Printed and flexible electronics: key technology highlights in 2020
Printed/flexible electronics is a constantly evolving area with extensive scope for innovation.
Here, IDTechEx outlines three of the most exciting technological highlights in the sector. These innovations span from technically advanced materials to novel manufacturing methodologies, covering a diverse set of applications that range from OLED displays to wearable healthcare patches.
An especially exciting technical development is fully flexible thinned silicon integrated circuits (ICs). These support capabilities such as Bluetooth previously associated with packaged ICs to be mounted on flexible/curved substrates, enabling a wide range of novel form factors. The flexible ICs are produced by grinding down a convention silicon die to as thin as 3 µm before encapsulating it in polyimide, and can have a bending radius as low as 1 mm.
Flexible mounted components are key components of the emerging manufacturing trend known as ‘flexible hybrid electronics’ (FHE). FHE seeks to resolve some of the compromises inherent in printed electronics by combining mounted components (such as flexible ICs) with printed conductive traces on a flexible substrate. While wearable electronics and smart packaging are forecast to be the most promising applications, FHE can be applied across many sectors.
Advances in OLED materials
Turning to OLED materials, the dominant technical trend is the emergence of a new class of materials that promise lower costs, high efficiency and a wider colour gamut. Known as triplet activated delayed fluorescent (TADF) materials, they represent an entirely new approach to ensuring that all the incoming charges are utilised in producing light. Orange emitters, using materials developed by Japanese film Kyulux, have already been commercialised for small displays, with other colours set to follow in 2021.
Additionally, we were especially impressed this year by a novel approach to the host materials, which generally receive less research effort than their emissive counterparts. Developed by early-stage US firm Molecular Glasses, this innovative host material increases the solubility of dopant molecules, be they fluorescent, phosphorescent or TADF, while retaining charge transport capabilities.
This is achieved by making the host material from a wide range of subtly different chemical structures, known as an isomeric mixture. As such, crystallisation of the host material is prevented and emissive dopant molecules are more evenly dispersed, thus avoiding aggregation. This in turn reduces interaction between charges and excitons prior to light emission, improving luminescent efficiency.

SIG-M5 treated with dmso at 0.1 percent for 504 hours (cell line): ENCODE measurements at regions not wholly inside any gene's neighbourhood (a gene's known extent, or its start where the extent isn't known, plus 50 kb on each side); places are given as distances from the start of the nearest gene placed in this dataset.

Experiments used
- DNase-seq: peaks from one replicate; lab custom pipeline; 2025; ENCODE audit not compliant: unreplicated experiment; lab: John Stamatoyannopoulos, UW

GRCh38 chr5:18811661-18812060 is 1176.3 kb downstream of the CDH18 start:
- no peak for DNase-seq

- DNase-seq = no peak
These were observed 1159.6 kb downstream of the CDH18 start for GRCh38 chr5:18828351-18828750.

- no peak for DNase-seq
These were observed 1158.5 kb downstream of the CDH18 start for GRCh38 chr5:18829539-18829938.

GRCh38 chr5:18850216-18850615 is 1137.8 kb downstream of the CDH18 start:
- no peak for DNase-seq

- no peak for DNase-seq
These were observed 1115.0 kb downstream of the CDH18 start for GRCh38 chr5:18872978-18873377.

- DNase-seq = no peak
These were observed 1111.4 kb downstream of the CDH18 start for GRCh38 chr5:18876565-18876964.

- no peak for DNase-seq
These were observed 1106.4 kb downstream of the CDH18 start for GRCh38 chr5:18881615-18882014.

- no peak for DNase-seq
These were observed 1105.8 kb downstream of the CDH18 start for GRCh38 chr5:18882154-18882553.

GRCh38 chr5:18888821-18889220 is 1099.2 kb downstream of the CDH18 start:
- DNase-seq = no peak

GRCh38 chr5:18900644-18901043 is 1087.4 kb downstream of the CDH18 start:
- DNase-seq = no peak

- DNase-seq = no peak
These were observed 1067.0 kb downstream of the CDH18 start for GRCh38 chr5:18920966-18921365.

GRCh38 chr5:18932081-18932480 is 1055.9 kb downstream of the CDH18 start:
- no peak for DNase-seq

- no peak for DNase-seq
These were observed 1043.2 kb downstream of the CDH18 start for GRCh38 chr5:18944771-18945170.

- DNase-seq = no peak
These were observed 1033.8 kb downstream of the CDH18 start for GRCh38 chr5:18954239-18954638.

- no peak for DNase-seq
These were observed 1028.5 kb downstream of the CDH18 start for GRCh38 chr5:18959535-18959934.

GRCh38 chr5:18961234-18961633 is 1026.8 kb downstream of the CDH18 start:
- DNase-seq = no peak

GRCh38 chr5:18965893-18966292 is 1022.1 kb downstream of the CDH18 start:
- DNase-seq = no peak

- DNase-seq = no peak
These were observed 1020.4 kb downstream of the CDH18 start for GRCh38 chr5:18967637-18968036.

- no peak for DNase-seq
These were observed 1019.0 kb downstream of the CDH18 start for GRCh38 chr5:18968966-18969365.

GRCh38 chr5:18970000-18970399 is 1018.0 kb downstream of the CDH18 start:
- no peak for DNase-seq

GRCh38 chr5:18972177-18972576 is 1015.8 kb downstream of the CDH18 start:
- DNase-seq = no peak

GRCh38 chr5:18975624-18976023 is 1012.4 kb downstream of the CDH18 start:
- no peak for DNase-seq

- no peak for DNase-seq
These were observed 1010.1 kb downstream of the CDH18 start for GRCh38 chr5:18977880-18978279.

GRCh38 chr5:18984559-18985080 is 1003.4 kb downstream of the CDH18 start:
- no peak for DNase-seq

Alternatives to particle-based conductive inks
Another exciting and innovative technology, again material based, is an alternative to stretchable conductive inks. Rather than combining silver flakes with elastomeric binders, early-stage company Liquid Wire uses a metal gel based on a gallium/indium alloy that is liquid at room temperature. As such, this stretchable conductor does not fatigue following repeated stretching. Furthermore, as a gel it avoids the difficulties in attaching rigid components with different thermal and mechanical properties to the stretchable, polymeric substrate. The circuits are constructed by embedding the metal gel within stacked sheets of stencilled TPU.
Liquid Wire’s metal gel and associated component attachment technology is initially targeted at wearable applications, such as monitoring electrical signals inside the body. Wearable electronics are a rapidly growing area, with applications in health care, therapeutics and fitness.
Impact of COVID-19 on printed and flexible electronics
In 2020 some companies have pivoted to providing solutions to address the COVID-19 pandemic. For example, within wearable electronics, remote patient monitoring including electronic skin patches has seen strong interest for monitoring a patient’s temperature remotely, the benefit being that the patient does not need to come into contact with healthcare professionals to take their temperature, which may expose them to the virus. Furthermore, conductive ink has been used in sensor test systems as part of a system to detect infections, including COVID-19.
In other areas, materials such as nano copper have been developed for their anti-viral benefits, with equipment providers 3D printing the material onto surfaces such as door handles. In retail environments, printed force sensors have been applied into mats to alert shoppers where they are standing too close to each other.
Overall, 2020 has been an exciting year for printed electronics, with an increased focus on the aspects, such as flexible hybrid electronics, that bring a real value proposition to manufacturers and ultimately consumers. IDTechEx expects printed/flexible/hybrid electronics to be increasingly adopted in commercial applications including smart packaging, wearables, automotive interiors and consumer goods over the next few years.
Originally published here.
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